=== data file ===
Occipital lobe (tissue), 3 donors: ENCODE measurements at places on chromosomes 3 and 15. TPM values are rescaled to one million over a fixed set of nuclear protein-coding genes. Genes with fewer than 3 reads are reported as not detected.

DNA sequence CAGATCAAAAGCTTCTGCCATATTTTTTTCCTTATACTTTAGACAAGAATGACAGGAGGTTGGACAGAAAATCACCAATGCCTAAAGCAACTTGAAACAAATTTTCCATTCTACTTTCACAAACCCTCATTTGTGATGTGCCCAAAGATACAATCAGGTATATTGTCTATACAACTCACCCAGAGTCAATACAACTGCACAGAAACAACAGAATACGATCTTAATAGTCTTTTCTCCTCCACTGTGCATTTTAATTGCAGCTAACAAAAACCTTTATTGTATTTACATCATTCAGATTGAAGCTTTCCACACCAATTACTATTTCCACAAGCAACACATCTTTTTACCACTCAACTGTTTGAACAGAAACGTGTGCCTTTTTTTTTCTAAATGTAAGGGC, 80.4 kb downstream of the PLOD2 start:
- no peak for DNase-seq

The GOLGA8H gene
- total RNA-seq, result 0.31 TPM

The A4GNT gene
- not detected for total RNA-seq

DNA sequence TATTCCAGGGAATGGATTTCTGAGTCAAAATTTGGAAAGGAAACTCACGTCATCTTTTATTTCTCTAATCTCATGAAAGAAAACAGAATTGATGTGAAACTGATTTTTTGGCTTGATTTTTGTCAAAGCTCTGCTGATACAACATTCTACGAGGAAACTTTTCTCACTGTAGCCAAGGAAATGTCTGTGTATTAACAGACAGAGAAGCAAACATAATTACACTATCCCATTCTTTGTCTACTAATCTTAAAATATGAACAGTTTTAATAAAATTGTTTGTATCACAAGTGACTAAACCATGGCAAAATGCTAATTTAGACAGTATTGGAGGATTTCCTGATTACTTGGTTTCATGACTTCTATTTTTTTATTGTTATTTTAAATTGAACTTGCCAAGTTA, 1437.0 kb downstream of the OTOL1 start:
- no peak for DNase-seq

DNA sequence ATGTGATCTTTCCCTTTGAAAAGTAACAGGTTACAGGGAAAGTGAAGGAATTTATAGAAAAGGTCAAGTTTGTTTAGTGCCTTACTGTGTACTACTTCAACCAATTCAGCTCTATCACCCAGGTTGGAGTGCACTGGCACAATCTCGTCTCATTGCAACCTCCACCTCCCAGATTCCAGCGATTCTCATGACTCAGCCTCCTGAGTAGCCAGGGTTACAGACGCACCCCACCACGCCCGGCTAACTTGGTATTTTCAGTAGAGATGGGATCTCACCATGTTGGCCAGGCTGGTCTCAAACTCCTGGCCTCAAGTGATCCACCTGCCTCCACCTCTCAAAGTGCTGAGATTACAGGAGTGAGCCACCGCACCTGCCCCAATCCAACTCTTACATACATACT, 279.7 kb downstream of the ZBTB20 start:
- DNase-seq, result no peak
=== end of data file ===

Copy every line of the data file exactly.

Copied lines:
Occipital lobe (tissue), 3 donors: ENCODE measurements at places on chromosomes 3 and 15. TPM values are rescaled to one million over a fixed set of nuclear protein-coding genes. Genes with fewer than 3 reads are reported as not detected.

DNA sequence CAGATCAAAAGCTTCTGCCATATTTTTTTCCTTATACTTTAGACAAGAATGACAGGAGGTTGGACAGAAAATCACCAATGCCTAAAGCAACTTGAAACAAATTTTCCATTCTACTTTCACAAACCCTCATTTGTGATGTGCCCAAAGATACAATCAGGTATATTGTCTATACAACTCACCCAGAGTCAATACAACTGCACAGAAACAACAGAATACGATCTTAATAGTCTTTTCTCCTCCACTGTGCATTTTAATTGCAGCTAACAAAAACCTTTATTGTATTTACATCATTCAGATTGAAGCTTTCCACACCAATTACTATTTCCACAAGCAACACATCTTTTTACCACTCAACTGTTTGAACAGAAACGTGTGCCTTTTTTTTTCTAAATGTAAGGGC, 80.4 kb downstream of the PLOD2 start:
- no peak for DNase-seq

The GOLGA8H gene
- total RNA-seq, result 0.31 TPM

The A4GNT gene
- not detected for total RNA-seq

DNA sequence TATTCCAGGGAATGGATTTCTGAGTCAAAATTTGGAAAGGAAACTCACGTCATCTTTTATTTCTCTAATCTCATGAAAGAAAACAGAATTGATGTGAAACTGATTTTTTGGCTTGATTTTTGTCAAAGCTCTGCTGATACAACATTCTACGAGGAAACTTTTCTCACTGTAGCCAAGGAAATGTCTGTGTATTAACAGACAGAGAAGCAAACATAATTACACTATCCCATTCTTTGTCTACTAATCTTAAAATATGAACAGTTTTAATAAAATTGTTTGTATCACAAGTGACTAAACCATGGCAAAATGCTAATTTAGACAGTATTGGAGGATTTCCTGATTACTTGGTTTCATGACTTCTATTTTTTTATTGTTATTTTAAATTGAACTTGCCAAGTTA, 1437.0 kb downstream of the OTOL1 start:
- no peak for DNase-seq

DNA sequence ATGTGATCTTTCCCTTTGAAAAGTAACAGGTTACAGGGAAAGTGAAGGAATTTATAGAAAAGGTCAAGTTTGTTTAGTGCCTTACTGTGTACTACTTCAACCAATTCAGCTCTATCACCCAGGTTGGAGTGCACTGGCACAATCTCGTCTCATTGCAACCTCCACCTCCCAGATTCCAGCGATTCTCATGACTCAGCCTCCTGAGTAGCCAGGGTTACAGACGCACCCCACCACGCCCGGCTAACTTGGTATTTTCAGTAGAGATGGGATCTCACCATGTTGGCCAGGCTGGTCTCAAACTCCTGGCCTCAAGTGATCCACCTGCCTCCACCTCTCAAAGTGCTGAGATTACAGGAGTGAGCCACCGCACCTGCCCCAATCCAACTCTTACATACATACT, 279.7 kb downstream of the ZBTB20 start:
- DNase-seq, result no peak